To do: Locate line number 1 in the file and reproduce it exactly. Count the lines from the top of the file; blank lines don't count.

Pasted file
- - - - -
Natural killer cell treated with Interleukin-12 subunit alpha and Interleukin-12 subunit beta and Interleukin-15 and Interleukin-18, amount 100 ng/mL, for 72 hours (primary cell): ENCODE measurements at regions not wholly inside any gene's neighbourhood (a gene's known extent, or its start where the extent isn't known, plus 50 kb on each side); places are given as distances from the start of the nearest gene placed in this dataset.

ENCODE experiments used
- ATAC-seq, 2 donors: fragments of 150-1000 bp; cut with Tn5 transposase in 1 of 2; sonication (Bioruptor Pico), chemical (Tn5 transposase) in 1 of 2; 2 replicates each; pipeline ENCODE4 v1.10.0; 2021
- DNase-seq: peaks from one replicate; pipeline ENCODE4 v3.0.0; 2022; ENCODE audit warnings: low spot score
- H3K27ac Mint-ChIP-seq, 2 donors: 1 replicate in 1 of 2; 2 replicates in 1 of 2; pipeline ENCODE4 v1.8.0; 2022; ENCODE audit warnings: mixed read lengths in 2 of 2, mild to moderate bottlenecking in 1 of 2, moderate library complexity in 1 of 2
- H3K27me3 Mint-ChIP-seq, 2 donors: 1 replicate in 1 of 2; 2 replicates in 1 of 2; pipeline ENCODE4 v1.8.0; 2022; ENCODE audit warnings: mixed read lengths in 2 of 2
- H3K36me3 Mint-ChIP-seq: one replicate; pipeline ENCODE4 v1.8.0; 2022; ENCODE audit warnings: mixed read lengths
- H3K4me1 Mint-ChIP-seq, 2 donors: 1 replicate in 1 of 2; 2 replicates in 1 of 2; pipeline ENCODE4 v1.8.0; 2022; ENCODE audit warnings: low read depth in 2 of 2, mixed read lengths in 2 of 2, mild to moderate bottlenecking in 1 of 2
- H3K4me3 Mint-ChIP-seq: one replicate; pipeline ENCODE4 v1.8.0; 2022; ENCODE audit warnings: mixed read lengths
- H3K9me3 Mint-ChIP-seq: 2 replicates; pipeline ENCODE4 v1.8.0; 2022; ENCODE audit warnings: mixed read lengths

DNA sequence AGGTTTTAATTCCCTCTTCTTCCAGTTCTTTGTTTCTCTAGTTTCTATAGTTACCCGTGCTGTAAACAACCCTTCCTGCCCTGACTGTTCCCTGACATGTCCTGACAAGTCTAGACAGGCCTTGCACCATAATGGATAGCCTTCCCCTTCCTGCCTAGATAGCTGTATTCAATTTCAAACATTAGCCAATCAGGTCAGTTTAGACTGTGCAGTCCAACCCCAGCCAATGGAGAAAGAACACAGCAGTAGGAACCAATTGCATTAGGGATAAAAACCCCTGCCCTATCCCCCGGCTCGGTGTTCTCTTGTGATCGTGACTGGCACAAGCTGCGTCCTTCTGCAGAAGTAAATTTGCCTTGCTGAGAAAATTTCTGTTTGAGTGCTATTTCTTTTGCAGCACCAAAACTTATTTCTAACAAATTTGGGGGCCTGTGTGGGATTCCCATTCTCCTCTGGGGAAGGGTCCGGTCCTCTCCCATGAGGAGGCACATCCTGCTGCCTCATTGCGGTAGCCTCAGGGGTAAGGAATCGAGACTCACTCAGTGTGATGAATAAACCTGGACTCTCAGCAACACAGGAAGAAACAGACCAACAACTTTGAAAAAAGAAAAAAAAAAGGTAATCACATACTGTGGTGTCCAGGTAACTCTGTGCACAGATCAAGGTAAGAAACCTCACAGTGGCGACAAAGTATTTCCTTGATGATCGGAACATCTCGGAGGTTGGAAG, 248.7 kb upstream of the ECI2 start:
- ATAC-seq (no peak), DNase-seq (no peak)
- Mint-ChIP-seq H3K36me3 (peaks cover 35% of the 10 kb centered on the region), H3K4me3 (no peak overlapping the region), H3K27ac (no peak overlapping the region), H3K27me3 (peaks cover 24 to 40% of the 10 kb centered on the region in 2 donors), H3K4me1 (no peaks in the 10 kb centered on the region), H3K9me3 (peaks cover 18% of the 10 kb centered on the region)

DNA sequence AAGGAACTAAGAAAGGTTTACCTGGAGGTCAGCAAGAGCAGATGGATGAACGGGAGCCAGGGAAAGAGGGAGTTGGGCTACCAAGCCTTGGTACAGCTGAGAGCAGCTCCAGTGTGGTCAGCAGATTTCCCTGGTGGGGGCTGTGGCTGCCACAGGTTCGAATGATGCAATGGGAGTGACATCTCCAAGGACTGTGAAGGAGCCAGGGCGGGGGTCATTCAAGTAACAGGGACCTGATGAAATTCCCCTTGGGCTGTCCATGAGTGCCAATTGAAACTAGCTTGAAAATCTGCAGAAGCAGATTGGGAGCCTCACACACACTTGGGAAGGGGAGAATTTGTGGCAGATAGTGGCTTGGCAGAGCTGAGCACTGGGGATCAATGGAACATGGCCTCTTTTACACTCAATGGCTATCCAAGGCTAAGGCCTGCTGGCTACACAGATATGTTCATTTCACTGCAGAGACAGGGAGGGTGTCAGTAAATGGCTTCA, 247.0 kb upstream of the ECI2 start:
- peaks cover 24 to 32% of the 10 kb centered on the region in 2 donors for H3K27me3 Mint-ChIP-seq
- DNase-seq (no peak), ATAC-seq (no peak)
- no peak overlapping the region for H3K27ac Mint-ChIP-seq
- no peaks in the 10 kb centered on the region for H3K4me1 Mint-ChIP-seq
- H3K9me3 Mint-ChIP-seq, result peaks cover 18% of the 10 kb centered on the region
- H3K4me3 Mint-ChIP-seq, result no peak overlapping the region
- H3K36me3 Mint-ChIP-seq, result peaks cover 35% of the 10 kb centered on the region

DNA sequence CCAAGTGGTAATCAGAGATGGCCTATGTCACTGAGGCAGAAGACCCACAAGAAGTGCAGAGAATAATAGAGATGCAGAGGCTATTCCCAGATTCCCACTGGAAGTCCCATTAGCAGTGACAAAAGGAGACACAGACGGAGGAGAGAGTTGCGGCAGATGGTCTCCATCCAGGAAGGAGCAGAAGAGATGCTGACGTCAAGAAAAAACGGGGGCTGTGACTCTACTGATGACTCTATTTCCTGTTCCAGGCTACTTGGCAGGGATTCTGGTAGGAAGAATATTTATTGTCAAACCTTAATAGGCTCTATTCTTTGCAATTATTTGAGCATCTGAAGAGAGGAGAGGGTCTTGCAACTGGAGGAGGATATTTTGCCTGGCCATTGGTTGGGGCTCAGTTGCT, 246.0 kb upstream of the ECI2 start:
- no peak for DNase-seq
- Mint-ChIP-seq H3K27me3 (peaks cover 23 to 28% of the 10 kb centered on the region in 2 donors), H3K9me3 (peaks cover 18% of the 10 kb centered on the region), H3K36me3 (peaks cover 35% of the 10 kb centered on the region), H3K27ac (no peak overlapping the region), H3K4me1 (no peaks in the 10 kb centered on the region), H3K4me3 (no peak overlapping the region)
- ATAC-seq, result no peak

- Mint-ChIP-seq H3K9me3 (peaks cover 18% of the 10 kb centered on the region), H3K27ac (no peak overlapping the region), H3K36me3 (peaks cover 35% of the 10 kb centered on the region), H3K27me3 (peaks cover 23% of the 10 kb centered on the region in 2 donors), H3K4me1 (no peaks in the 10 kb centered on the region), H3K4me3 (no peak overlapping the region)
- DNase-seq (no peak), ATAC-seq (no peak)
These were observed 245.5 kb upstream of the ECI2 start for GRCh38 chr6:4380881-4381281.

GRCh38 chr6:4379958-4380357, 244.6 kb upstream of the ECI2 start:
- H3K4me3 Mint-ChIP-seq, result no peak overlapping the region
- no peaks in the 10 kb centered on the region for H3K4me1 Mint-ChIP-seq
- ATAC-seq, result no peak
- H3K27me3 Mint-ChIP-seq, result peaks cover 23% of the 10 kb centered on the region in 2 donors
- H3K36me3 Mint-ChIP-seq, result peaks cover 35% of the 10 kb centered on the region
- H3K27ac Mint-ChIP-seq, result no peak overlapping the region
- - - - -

Natural killer cell treated with Interleukin-12 subunit alpha and Interleukin-12 subunit beta and Interleukin-15 and Interleukin-18, amount 100 ng/mL, for 72 hours (primary cell): ENCODE measurements at regions not wholly inside any gene's neighbourhood (a gene's known extent, or its start where the extent isn't known, plus 50 kb on each side); places are given as distances from the start of the nearest gene placed in this dataset.